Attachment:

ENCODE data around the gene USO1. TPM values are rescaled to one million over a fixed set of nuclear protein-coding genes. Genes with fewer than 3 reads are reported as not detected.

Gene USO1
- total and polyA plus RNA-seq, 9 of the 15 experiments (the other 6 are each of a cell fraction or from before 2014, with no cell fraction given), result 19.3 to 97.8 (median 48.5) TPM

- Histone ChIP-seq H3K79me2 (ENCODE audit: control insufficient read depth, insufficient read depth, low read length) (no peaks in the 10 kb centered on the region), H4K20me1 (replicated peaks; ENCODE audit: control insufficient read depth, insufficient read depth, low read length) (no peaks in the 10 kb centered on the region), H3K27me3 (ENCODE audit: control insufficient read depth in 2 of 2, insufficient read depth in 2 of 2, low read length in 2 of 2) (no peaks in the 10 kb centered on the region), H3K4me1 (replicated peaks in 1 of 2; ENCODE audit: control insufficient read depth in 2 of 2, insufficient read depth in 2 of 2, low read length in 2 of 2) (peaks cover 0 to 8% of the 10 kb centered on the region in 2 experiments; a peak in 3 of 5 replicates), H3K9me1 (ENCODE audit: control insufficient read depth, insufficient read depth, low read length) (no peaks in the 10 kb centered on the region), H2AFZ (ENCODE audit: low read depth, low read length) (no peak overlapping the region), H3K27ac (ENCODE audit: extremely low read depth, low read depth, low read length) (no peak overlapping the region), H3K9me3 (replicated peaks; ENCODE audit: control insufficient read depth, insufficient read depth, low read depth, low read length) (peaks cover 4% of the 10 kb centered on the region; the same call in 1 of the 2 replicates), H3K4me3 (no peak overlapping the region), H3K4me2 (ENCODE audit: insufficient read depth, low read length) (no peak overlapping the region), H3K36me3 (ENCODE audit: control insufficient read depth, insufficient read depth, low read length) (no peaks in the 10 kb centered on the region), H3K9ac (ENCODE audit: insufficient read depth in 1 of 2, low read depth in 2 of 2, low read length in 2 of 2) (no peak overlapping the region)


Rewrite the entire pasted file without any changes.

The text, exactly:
ENCODE data around the gene USO1. TPM values are rescaled to one million over a fixed set of nuclear protein-coding genes. Genes with fewer than 3 reads are reported as not detected.

Gene USO1
- total and polyA plus RNA-seq, 9 of the 15 experiments (the other 6 are each of a cell fraction or from before 2014, with no cell fraction given), result 19.3 to 97.8 (median 48.5) TPM

- Histone ChIP-seq H3K79me2 (ENCODE audit: control insufficient read depth, insufficient read depth, low read length) (no peaks in the 10 kb centered on the region), H4K20me1 (replicated peaks; ENCODE audit: control insufficient read depth, insufficient read depth, low read length) (no peaks in the 10 kb centered on the region), H3K27me3 (ENCODE audit: control insufficient read depth in 2 of 2, insufficient read depth in 2 of 2, low read length in 2 of 2) (no peaks in the 10 kb centered on the region), H3K4me1 (replicated peaks in 1 of 2; ENCODE audit: control insufficient read depth in 2 of 2, insufficient read depth in 2 of 2, low read length in 2 of 2) (peaks cover 0 to 8% of the 10 kb centered on the region in 2 experiments; a peak in 3 of 5 replicates), H3K9me1 (ENCODE audit: control insufficient read depth, insufficient read depth, low read length) (no peaks in the 10 kb centered on the region), H2AFZ (ENCODE audit: low read depth, low read length) (no peak overlapping the region), H3K27ac (ENCODE audit: extremely low read depth, low read depth, low read length) (no peak overlapping the region), H3K9me3 (replicated peaks; ENCODE audit: control insufficient read depth, insufficient read depth, low read depth, low read length) (peaks cover 4% of the 10 kb centered on the region; the same call in 1 of the 2 replicates), H3K4me3 (no peak overlapping the region), H3K4me2 (ENCODE audit: insufficient read depth, low read length) (no peak overlapping the region), H3K36me3 (ENCODE audit: control insufficient read depth, insufficient read depth, low read length) (no peaks in the 10 kb centered on the region), H3K9ac (ENCODE audit: insufficient read depth in 1 of 2, low read depth in 2 of 2, low read length in 2 of 2) (no peak overlapping the region)